Freedom of Speech

Lectionary Passage: James 3: 1-12
To read this passage online, go to http://bible.oremus.org/?passage=James+3:1-12&vnum=yes&version=nrsv

I love words.  I like them alone or strung together into some semblance of a sentence or just a random thought.  I like learning new words.  And I am well on my way to becoming addicted to online Scrabble.  Words are powerful things.  They can soothe.  They can heal.  They can encourage. They can show love.  They can also hurt feelings, belittle, incite violence, or cause irreparable pain.  Words can destroy life and they can give life.  That’s really pretty incredible, when you think about it.

This passage from the epistle James is the longest in the Bible about the role of speech in our lives.  In a nutshell, it is telling us to “bridle our tongues”. (Which, I suppose is a little odd that there is this much talking about it!)  (Oh, forget the semantics.  Yeah, it’s telling us to shut up!)  But lest we get offended by the writer’s somewhat austere and offputting choice of words, it’s also about something deeper.  It’s asking us to look at the base or the foundation from which our words come.  It’s about how we relate to others and how we depict who we really are in the deepest core of our being.  “Taming our tongue” is more than just shutting up; it is more than merely being tactful or knowing the right thing to say at the right time.  Rather, our words point to who and what we really are.

This an interesting passage to read in light of what goes on in our world today.  We read of bullying by children toward their classmates.  We know that there is bullying in the workplace, when one who has power inflicts that power in force rather than wielding power as a creative and life-giving force.  And in the midst of this campaign year, we know that the rhetoric that we hear is anything but conducive to good human relations.  There are often times when our speech and our words in this world and society are indeed toxic.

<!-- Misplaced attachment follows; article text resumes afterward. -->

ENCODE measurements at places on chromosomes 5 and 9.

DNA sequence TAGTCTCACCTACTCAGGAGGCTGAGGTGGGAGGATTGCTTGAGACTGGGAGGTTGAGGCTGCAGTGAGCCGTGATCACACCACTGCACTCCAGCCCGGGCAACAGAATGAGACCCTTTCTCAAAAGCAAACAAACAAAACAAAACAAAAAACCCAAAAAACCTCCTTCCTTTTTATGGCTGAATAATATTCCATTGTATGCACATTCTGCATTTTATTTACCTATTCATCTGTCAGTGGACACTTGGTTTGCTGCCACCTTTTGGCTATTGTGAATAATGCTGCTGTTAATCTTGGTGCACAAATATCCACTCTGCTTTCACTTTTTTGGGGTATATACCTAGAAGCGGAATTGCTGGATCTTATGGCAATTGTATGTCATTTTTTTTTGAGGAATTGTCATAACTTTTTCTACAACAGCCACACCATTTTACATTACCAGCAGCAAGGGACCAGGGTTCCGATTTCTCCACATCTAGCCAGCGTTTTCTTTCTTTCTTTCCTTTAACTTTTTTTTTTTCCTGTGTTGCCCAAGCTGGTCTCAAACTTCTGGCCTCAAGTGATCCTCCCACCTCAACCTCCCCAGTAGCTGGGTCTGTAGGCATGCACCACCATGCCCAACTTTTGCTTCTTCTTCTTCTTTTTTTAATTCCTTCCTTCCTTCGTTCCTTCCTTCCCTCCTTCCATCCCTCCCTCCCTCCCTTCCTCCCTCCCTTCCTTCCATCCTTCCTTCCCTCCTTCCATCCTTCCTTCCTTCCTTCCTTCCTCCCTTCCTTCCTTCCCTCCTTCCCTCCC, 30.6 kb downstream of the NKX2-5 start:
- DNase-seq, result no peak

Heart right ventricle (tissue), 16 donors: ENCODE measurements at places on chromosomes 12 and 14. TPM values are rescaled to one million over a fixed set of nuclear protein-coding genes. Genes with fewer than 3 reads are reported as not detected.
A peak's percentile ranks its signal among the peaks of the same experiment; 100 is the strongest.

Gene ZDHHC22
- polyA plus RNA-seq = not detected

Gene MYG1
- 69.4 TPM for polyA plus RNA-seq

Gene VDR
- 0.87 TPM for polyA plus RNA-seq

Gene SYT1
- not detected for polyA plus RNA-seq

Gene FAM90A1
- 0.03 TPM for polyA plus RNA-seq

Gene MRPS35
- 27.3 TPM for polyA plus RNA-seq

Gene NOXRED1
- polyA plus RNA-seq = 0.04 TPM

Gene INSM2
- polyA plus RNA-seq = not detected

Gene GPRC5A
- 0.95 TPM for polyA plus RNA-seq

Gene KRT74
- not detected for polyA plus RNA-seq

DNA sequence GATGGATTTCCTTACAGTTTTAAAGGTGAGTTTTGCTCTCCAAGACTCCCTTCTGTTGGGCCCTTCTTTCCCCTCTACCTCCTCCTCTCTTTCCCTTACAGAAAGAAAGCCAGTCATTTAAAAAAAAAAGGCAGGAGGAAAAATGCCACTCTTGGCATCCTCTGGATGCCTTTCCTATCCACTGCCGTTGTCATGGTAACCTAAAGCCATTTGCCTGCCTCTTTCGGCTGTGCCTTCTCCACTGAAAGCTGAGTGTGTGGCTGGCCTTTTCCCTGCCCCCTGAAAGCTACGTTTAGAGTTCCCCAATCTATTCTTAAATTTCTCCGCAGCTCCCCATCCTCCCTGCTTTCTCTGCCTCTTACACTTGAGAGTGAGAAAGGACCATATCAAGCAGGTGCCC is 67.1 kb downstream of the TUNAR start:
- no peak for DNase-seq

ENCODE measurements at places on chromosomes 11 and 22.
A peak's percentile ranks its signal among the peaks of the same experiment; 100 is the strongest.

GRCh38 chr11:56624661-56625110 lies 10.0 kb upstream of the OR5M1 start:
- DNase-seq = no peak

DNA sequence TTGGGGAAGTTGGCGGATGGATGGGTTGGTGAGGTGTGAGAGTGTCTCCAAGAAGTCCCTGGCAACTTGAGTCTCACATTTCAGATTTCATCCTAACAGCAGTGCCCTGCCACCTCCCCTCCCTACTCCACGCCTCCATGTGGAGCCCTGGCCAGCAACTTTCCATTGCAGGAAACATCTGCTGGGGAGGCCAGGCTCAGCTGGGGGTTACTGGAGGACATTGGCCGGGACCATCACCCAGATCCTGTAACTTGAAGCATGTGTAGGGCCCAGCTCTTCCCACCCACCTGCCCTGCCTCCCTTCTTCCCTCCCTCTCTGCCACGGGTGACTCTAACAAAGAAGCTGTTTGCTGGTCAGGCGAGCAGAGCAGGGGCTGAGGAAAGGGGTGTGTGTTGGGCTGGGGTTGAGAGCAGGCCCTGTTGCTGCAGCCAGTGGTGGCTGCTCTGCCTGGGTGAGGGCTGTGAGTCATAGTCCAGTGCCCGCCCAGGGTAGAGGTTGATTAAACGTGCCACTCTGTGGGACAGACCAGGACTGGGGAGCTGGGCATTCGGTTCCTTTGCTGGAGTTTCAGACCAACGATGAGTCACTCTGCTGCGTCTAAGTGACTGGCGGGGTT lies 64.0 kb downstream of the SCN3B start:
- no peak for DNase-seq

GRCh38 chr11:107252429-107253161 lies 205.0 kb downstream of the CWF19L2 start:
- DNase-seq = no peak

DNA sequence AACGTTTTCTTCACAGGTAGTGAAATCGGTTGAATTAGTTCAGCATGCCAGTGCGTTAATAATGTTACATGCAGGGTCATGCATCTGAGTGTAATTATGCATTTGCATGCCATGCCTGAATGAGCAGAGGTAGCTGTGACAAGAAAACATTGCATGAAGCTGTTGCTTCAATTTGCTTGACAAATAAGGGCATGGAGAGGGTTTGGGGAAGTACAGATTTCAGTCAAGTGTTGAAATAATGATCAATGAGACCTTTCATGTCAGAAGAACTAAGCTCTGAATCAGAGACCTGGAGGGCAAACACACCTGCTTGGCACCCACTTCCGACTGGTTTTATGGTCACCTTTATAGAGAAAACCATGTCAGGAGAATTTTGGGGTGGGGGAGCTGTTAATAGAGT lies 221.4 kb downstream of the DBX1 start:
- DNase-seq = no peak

So, in light of this passage, what does it mean to exercise “freedom of speech”?  Does it mean that we are allowed to say whatever we want to whomever we want whenever we want and for whatever reason we choose?  Well, that’s sort of the way our society lives.  Is that OK?  Is it alright for a random real estate developer to make a movie depicting Islam as a hateful religion?  Well, I suppose in the words of our law, it is.  But what does that say about us as a people, as a country, as Christians?  Just because a word can be uttered does not mean that it should be.  With great freedom comes great responsibility.  Perhaps freedom of speech is not about saying everything that comes to mind.  The writer of James would probably say that it is more the freedom to say yourself into being.  Because, when you think about it, that was done once, way back there, before you spoke your first word.  God spoke you into being, bringing life.  And God gave each of us the freedom of speech to say ourselves into being again.

Words are indeed powerful.  They are an expression of who we are.  They depict our character, our knowledge, and our command of the language with which we have been gifted.   Who do your words say that you are?  What part of the Godself in you do your words depict?  Shhhhhhhhh!  Listen…You know, that’s as powerful a word as any you might hope to utter.  Perhaps the wisdom of words is about knowing when to use your tongue and knowing when to use your ears, or your brain, or your heart.  Words are deeper than we usually let them be.  They have power.  And in between them, in the listening and the silence, comes the voice of God saying you into being once again.  Shhhhhhhh!

Last evening, I received a gift.  I visited two people who know each other, who have helped and supported each other.  And while visiting the first, he gave me the gift of words–words of affirmation, words of thanks, words of respect, words of love.  They were not for me.  Rather, I was gifted with the opportunity to carry those words to the other person.  I did.  There were tears when they were uttered and tears when they were heard.  They were life-giving words.  That is what they should be.  What words do you utter?  What words do you hear?  And what words do you carry from one heart to another?  Do this in remembrance of me.  What we say and what we don’t say are part of who we are and who we are called to be.  The Word of God for the people of God.  Thanks be to God.

Grace and Peace,

Shelli 




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